This topic came up at the PB the other day. The question arose whether it was right, as has been reported, for someone to tell a former WTS/P prof that if the Bible contradicted the confession that he should follow the confession. . . . Continue reading →
Here is the audio (at sermonaudio.com) from the Recovering the Reformation conference held over Reformation Day weekend this fall at Springs Reformed Church (RPCNA) in beautiful Colorado Springs. Once again, I’m grateful to Pastor David Reese, to Shawn Stickel and everyone there . . . Continue reading →
At Frightfully Pleased Stephen continues his way through the book.
It appears that Mike Bird has offered some criticisms of our May 2004 faculty Statement on Justification. I reply below: Michael, I imagine that you are referring to the statement adopted by the faculty and board of Westminster Seminary California. A bit of . . . Continue reading →
Not October 31. Thanks to Justin for this timely reminder.
UPDATE 6 June 2009. While working on another project today I stumbled across Garnet H. Milne, The Westminster Confession of Faith and the Cessation of Special Revelation: The Majority Viewpoint on Whether Extra-Biblical Prophecy is Still Possible (Milton Keynes, UK: Paternoster/Eugene OR: . . . Continue reading →
In response to this post on sola scriptura Bryan (a recent convert to Rome) writes, “I understand the desire to give God all the glory. But the problem with the idea that “we have no part, not in this story” is that . . . Continue reading →
This week’s episode of the White Horse Inn is interesting and important because it deals with two closely related problems: the finality of the Scriptures as God’s Word and the claims to ongoing revelation made by modern neo-Pentecostalists and by the Roman . . . Continue reading →
Can you say theologia gloriae? I can say, theologia crucis.
The latest issue of Modern Reformation is out. The focus is on sola Scriptura. They’re always good but it’s an excellent issue. This issue contains essays on the original Protestant understanding of sola Scriptura as distinct from the Anabaptist (and modern evangelical understanding) . . . Continue reading →
The Free Church of Scotland, by a narrow margin, has voted to allow the introduction of musical instruments and non-inspired songs into its public worship services. As unfortunate as that decision is, if news accounts are to be believed, the grounds for . . . Continue reading →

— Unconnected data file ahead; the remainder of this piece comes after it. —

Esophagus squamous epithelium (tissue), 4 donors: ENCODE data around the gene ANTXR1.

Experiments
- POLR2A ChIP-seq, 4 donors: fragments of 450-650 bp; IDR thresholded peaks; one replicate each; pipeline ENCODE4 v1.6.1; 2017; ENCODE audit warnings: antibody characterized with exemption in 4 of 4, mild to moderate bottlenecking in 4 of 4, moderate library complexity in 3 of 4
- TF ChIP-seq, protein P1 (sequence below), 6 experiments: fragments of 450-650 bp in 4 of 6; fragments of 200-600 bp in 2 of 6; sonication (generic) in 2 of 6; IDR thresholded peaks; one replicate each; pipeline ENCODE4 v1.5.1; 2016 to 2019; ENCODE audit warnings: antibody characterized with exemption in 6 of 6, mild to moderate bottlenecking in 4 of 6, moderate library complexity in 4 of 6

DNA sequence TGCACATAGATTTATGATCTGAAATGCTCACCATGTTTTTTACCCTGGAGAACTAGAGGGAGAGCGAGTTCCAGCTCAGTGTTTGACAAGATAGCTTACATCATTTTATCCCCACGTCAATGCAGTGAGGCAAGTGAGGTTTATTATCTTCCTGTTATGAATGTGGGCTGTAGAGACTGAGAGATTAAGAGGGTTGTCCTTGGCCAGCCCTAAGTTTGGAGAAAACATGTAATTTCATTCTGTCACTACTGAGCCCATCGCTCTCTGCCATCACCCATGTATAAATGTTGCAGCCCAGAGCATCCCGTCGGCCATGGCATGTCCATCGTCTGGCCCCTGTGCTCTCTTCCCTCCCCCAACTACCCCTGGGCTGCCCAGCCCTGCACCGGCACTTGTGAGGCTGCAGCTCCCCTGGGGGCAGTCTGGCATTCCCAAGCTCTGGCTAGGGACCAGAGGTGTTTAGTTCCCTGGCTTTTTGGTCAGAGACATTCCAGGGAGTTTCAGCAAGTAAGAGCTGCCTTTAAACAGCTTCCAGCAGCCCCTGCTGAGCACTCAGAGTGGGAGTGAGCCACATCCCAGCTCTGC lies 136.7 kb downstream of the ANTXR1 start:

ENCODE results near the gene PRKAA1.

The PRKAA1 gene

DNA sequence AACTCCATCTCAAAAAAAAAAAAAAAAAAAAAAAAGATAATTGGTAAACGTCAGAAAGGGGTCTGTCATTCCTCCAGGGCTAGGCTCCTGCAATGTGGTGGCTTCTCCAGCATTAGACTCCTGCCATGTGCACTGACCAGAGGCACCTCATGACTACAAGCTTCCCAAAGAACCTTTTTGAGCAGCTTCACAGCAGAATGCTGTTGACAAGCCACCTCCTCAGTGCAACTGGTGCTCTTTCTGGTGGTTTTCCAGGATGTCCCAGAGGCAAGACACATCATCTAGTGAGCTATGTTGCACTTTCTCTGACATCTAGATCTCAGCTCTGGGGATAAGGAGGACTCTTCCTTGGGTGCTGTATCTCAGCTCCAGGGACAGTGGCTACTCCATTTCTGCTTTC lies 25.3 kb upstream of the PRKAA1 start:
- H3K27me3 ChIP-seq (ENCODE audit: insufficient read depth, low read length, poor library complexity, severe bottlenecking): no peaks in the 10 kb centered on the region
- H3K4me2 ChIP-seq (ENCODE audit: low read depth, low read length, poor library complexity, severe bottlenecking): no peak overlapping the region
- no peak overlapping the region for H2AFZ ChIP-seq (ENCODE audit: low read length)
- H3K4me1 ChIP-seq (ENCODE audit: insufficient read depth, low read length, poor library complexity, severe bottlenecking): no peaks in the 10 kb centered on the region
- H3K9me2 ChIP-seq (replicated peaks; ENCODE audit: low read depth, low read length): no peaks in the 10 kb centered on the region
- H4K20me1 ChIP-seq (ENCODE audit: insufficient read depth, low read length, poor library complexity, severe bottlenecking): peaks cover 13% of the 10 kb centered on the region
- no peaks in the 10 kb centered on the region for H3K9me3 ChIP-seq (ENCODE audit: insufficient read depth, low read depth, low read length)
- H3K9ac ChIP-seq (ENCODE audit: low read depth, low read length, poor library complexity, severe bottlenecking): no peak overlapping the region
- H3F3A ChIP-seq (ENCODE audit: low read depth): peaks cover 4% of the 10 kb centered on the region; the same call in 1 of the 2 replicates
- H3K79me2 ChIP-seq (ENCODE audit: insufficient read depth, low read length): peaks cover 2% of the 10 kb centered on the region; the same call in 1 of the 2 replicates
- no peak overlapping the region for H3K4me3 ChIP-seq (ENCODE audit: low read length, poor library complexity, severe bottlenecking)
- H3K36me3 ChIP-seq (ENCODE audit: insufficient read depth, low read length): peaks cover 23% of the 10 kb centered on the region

The audio from the Central Valley Conference on Reformed Theology at Zion Reformed Church in Ripon, California is online now (below). Thanks to Pastors Kevin Efflandt and Angelo Contreras and to everyone at Zion for their hard work in preparing for the . . . Continue reading →
One of the first questions ever sent to the HB was the question, “Why the focus on the Reformed confessions?” and the closely related question, “How do you relate your emphasis on the confessions to sola Scriptura?” Those are fair questions and . . . Continue reading →
We say that it is a superstition to esteem one day more holy than another. or to think that to abstain from labor is something which, in itself, pleases God (Rom 14:5, 6; Col 2:16, 17). But, following what the Lord has . . . Continue reading →
One of the Ecks (there were two) is (or was it Bob Godfrey?) reputed to have said (I can’t find the reference), “All heretics quote Scripture.” If he said it, he meant it as rebuke to Luther’s appeal to Scripture. Of course, . . . Continue reading →
14. Still there was nothing with the Fathers less intended than to establish that kind of perfection which was afterwards fabricated by cowled monks, in order to rear up a species of double Christianity. For as yet the sacreligious dogma was not . . . Continue reading →
Both Nancy and William Twisse (and the latter is particularly remarkable since, as the first prolocutor of the Westminster Assembly, he’s been dead for centuries) both wrote to the HB sometime back to ask how Reformed confessionalists relate the doctrine of sola . . . Continue reading →
You are wont, indeed, to bring up against us the letters of Cyprian, his opinion, his Council; why do ye claim the authority of Cyprian for your schism, and reject his example when it makes for the peace of the Church? But . . . Continue reading →
We believe that those Holy Scriptures fully contain the will of God, and whatsoever man ought to believe unto salvation is sufficiently taught therein. For since the whole manner of worship which God requires of us is written in them at large, . . . Continue reading →
The use of instruments in worship was admittedly part of the Temple service. It had no place in the Tabernacle before David’s day, beyond the use of two silver trumpets made by Moses, in the hands of the priests. There is not . . . Continue reading →